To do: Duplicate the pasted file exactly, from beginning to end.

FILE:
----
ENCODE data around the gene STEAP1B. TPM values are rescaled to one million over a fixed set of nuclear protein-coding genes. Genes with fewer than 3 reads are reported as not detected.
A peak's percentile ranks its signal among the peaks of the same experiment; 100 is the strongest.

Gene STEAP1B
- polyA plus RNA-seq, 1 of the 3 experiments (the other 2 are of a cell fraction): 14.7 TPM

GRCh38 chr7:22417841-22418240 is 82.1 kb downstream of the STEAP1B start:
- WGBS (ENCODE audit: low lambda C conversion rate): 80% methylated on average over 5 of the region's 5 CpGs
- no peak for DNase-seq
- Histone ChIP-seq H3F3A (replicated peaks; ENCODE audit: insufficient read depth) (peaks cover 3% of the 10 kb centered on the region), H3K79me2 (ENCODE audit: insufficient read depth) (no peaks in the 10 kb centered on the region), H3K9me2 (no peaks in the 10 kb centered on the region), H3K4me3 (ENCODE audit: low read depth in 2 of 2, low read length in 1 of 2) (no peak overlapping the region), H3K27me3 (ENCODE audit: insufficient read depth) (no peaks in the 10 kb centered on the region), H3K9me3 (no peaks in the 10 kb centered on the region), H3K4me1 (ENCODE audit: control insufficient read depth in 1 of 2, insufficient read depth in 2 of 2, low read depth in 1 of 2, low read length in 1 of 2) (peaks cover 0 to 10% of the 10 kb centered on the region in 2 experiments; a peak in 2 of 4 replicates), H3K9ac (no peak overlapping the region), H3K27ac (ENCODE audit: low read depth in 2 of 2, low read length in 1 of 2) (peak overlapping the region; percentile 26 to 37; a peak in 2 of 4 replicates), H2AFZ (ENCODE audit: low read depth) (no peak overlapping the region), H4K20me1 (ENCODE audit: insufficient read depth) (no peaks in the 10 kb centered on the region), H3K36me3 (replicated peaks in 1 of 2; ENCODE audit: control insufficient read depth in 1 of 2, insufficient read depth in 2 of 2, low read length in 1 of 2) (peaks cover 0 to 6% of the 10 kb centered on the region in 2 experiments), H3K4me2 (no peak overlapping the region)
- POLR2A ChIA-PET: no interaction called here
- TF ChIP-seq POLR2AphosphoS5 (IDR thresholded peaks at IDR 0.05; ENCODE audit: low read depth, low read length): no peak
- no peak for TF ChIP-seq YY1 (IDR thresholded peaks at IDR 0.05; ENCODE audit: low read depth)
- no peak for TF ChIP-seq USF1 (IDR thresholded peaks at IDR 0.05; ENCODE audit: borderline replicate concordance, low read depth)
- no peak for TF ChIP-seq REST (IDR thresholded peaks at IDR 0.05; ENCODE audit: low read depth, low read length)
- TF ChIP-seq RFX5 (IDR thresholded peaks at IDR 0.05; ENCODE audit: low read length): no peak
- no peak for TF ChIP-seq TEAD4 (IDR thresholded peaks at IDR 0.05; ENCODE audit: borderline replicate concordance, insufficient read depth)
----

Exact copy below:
ENCODE data around the gene STEAP1B. TPM values are rescaled to one million over a fixed set of nuclear protein-coding genes. Genes with fewer than 3 reads are reported as not detected.
A peak's percentile ranks its signal among the peaks of the same experiment; 100 is the strongest.

Gene STEAP1B
- polyA plus RNA-seq, 1 of the 3 experiments (the other 2 are of a cell fraction): 14.7 TPM

GRCh38 chr7:22417841-22418240 is 82.1 kb downstream of the STEAP1B start:
- WGBS (ENCODE audit: low lambda C conversion rate): 80% methylated on average over 5 of the region's 5 CpGs
- no peak for DNase-seq
- Histone ChIP-seq H3F3A (replicated peaks; ENCODE audit: insufficient read depth) (peaks cover 3% of the 10 kb centered on the region), H3K79me2 (ENCODE audit: insufficient read depth) (no peaks in the 10 kb centered on the region), H3K9me2 (no peaks in the 10 kb centered on the region), H3K4me3 (ENCODE audit: low read depth in 2 of 2, low read length in 1 of 2) (no peak overlapping the region), H3K27me3 (ENCODE audit: insufficient read depth) (no peaks in the 10 kb centered on the region), H3K9me3 (no peaks in the 10 kb centered on the region), H3K4me1 (ENCODE audit: control insufficient read depth in 1 of 2, insufficient read depth in 2 of 2, low read depth in 1 of 2, low read length in 1 of 2) (peaks cover 0 to 10% of the 10 kb centered on the region in 2 experiments; a peak in 2 of 4 replicates), H3K9ac (no peak overlapping the region), H3K27ac (ENCODE audit: low read depth in 2 of 2, low read length in 1 of 2) (peak overlapping the region; percentile 26 to 37; a peak in 2 of 4 replicates), H2AFZ (ENCODE audit: low read depth) (no peak overlapping the region), H4K20me1 (ENCODE audit: insufficient read depth) (no peaks in the 10 kb centered on the region), H3K36me3 (replicated peaks in 1 of 2; ENCODE audit: control insufficient read depth in 1 of 2, insufficient read depth in 2 of 2, low read length in 1 of 2) (peaks cover 0 to 6% of the 10 kb centered on the region in 2 experiments), H3K4me2 (no peak overlapping the region)
- POLR2A ChIA-PET: no interaction called here
- TF ChIP-seq POLR2AphosphoS5 (IDR thresholded peaks at IDR 0.05; ENCODE audit: low read depth, low read length): no peak
- no peak for TF ChIP-seq YY1 (IDR thresholded peaks at IDR 0.05; ENCODE audit: low read depth)
- no peak for TF ChIP-seq USF1 (IDR thresholded peaks at IDR 0.05; ENCODE audit: borderline replicate concordance, low read depth)
- no peak for TF ChIP-seq REST (IDR thresholded peaks at IDR 0.05; ENCODE audit: low read depth, low read length)
- TF ChIP-seq RFX5 (IDR thresholded peaks at IDR 0.05; ENCODE audit: low read length): no peak
- no peak for TF ChIP-seq TEAD4 (IDR thresholded peaks at IDR 0.05; ENCODE audit: borderline replicate concordance, insufficient read depth)